For sales professionals, commissions are typically a significant portion of a compensation package. While the upside potential to commissions appears limitless, there are downside risks if a sales professional fails to take certain precautions.
A common legal dispute arises over outstanding earned commissions when the sales professional has cultivated a client relationship, closed the deal and all that remains is for the funds to be received. In some situations, there is a substantial time period between closing the deal and the customer paying. If the relationship between employer and sales professional terminates between the deal closing and incoming money, a dispute is likely.
Under most employment agreements, a sales professional is typically not entitled to payment unless the commission is earned.
Sales commissions, and specifically determining when a commission is earned, should be worked out during the hiring stage. The circumstances of how and when a commission becomes earned should be flushed out by the sales professional.
The employer and sales professional’s respective expectations of earned commission ideally should be the same.
From the sales professional’s perspective, it’s best for the commission to be earned after performing all (or substantially all) obligations to close the sales deal.
From the employer’s perspective, it’s crucial to establish when the obligation to pay the earned commission is triggered. Although a commission may be earned upon the sales professional “closing the deal,” the obligation to pay may not arise until after the funds are received.
The best protection for both the sales professional and the employer is a written agreement. Although oral contracts may be enforceable subject to the Statute of Frauds, proving what an oral contract said or did not say is uncertain and very expensive. Sometimes, the parties truly forget what they talked about. In other situations, one party will bend the truth or say an outright lie.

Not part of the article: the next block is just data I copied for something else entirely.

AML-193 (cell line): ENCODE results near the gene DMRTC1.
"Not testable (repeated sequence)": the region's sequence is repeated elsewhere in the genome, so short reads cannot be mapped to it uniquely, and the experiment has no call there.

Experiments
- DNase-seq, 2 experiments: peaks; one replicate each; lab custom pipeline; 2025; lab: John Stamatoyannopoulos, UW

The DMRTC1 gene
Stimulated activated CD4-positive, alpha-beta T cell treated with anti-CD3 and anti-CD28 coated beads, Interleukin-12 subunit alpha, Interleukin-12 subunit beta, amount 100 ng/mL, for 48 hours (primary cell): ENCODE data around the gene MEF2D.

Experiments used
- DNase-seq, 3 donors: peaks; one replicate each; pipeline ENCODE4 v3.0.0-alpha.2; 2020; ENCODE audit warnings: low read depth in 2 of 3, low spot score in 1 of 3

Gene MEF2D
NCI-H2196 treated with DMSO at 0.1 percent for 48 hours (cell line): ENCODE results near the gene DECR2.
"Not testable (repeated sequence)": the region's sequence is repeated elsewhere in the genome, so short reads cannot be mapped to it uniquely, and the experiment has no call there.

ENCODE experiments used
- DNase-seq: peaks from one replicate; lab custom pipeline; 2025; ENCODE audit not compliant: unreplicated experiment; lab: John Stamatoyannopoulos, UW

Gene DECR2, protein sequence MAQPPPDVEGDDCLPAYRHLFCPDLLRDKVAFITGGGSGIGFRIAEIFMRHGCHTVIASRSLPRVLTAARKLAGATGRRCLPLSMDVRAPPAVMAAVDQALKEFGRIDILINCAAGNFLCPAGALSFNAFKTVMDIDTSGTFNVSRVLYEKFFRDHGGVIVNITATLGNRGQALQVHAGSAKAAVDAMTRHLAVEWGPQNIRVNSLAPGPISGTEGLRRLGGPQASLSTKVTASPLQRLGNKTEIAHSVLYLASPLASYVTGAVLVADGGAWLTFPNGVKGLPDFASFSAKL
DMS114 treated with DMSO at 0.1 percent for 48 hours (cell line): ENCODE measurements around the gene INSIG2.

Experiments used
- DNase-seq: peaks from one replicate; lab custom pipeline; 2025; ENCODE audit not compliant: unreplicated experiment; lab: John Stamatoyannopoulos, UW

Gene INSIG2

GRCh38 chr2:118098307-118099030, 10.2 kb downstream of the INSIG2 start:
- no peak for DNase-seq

Guidelines for a Written Agreement
- Be sure the written agreement is well drafted.
A court will first examine the plain language of the contract or agreement when interpreting the contractual language. If the language at issue is clear and unambiguous, the court’s interpretation starts and ends with the four corners of the contract. Under these circumstances, only one reasonable interpretation exists in establishing when a commission is earned.
Clear and unambiguous language also cuts down on litigation expenses while vague and ambiguous language does the opposite. Courts resort to a secondary set of rules to interpret contractual language that is vague and ambiguous. For example, courts may look at evidence outside the contract to explain or define certain terms. And under circumstances when one party drafts non-negotiable terms, ambiguous terms are interpreted in favor of the non-drafting party and against the drafting party.
Furthermore, if both sides in the agreement offer competing interpretations by pointing to language that is”reasonably susceptible” to their respective interpretations, this ambiguity must be resolved through a lawsuit. As a consequence, commercial litigation becomes very expensive.
Remember, a poorly drafted written agreement is not much better than proving an oral contract, especially when dealing with whether a commission is earned or other payment obligations.
- Include contractual language that clearly expresses the earned commission conditions.
A deterioration in the business relationship, different job opportunities and other situations can happen between closing the sales deal and earning the commission. Although contracts in Arizona create an implied duty of good faith and fair dealing that may prevent an employer from wiggling out of paying commissions, it’s better to have express language that deals with this issue rather than rely on an implied duty.
- Use a lawyer to draft the written agreement.
To save money, it is very common for a party to use a prior and unrelated written agreement by merely changing a few terms. Others search for and use agreements available on the Internet, a document preparation service or a relative who once took a business law class in undergrad to prepare the agreement. The end result is likely a poorly drafted written agreement riddled with vague and ambiguous terms and irrelevant and unnecessary provisions.
Lawyers love throwing mud on the wall and seeing what sticks. And nothing provides more ammunition to employ this litigation tactic than a dispute revolving around an oral contract or a poorly drafted written agreement.
Each business transaction is unique. It is a solid business practice to use a lawyer to assist in preparing written agreements, especially when dealing with important terms, such as when a commission is earned.
Flushing out the circumstances of when a commission is earned can save both parties a lot of time, effort, money and anguish should their relationship terminate.
Contact Paul if you need assistance with preparing, revising or negotiating employment and independent contractor agreements, or need assistance in attempting to resolve a dispute.